Organizations are increasingly leveraging containers for their high degree of configuration flexibility and agility.
As data travels across the internet, it is constantly being re-routed and re-directed between networks. Oftentimes, traffic on one network has to switch onto a different network owned and controlled by someone else. Internet exchanges enable this kind of data transfer through a process called “peering,” which allows networks to hand off customer traffic between
5G’s initial effects will be most noticeable in technologies like medical robots and autonomous vehicles, it’s clear that 5G will positively - and significantly - disrupt enterprises and organizations leveraging latency-dependent technologies to analyze data in real time and deliver content instantaneously.
Gaming has evolved from challenging the person sitting next to you, to competing with players around the globe. Without ultra-low latency, such competition is simply not possible. And, with emerging technologies such as augmented reality (AR), the importance of low latency will increase even further.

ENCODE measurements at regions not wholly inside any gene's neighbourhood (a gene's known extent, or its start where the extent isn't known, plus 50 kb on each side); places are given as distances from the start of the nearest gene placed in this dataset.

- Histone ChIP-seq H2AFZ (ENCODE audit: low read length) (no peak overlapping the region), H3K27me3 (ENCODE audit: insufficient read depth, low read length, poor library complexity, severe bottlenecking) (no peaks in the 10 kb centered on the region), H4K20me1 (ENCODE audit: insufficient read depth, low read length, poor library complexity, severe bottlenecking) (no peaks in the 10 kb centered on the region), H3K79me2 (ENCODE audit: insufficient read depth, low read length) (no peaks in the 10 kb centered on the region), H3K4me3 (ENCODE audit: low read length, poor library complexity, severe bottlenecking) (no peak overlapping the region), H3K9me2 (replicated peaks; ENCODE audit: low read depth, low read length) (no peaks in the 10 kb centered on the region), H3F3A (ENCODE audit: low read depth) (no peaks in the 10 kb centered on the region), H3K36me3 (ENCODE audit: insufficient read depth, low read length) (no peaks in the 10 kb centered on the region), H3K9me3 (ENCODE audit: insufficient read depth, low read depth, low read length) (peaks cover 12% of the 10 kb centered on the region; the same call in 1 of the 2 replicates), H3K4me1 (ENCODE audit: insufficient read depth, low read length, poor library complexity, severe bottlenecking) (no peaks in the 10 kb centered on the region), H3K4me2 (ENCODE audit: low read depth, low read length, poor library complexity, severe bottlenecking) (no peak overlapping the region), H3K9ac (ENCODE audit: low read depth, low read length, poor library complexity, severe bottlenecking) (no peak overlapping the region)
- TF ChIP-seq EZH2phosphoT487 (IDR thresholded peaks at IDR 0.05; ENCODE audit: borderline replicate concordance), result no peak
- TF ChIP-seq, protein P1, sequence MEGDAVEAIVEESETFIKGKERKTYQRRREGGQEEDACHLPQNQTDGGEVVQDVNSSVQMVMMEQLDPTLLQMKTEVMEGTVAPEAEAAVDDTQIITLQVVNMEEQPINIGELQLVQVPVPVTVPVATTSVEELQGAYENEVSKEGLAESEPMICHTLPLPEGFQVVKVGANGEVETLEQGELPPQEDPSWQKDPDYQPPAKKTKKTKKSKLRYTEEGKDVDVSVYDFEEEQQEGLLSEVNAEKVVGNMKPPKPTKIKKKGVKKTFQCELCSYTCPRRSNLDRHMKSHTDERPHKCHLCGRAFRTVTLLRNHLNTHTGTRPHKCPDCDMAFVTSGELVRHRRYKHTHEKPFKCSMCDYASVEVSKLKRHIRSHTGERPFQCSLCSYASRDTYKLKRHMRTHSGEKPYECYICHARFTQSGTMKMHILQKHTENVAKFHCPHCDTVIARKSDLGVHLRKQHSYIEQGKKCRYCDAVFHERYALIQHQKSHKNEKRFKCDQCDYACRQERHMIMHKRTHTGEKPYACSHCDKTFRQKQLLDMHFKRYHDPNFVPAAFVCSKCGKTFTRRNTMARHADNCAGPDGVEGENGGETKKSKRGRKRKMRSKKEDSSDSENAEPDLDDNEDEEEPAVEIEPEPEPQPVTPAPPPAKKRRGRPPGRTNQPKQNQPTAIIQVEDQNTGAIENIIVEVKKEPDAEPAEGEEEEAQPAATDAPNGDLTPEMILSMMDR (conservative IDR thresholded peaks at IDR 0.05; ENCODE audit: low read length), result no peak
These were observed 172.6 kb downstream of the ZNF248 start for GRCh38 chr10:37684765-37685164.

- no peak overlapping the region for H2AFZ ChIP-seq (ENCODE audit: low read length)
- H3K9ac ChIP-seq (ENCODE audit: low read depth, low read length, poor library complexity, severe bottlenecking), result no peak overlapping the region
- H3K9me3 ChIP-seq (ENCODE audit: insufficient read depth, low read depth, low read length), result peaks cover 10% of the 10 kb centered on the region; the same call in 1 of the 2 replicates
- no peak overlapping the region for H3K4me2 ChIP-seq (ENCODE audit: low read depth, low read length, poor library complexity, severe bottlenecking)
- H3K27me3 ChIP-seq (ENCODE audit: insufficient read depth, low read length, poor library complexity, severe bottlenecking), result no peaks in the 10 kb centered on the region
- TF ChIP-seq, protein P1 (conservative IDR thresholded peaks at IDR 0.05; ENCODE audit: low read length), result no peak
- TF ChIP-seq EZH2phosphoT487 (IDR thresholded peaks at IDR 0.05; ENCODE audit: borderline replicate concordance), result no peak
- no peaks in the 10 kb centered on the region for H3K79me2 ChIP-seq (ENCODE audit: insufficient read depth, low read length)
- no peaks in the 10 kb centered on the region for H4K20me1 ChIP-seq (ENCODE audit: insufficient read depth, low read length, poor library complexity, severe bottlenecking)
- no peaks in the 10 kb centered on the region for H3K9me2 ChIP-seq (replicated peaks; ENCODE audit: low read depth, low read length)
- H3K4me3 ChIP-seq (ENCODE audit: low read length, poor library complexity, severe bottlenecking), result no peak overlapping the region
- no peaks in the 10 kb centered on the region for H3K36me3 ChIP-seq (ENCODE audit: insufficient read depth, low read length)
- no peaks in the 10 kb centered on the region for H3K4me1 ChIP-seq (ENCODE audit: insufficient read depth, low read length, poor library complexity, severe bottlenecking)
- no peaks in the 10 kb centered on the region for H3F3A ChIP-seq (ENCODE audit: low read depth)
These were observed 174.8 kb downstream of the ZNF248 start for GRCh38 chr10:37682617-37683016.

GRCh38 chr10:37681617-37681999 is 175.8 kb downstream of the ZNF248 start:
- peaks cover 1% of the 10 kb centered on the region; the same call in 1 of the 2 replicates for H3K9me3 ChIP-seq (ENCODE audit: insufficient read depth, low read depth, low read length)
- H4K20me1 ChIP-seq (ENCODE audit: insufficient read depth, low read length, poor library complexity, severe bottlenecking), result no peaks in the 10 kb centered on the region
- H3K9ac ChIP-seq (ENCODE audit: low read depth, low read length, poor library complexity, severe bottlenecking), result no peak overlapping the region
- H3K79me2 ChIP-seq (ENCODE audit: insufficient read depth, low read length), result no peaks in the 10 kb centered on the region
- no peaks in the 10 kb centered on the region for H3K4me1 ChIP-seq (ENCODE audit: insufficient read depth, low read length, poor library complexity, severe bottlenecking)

The rollout of 5G presents an enormous opportunity for industrial organizations to innovate beyond what can be supported by today’s 4G network, and deliver unprecedented value to employees and customers. As the number of connected devices continues to grow, and expectations for rapid data transmission continue to rise, industrial enterprises will need to limit the
5G has the power to transform emerging technology like augmented reality, artificial intelligence, self-driving cars and the IoT into integral parts of day-to-day life. While most industry professionals likely agree that 5G is the “next big thing,” there’s a lot less agreement on when we might expect it to reach the mainstream.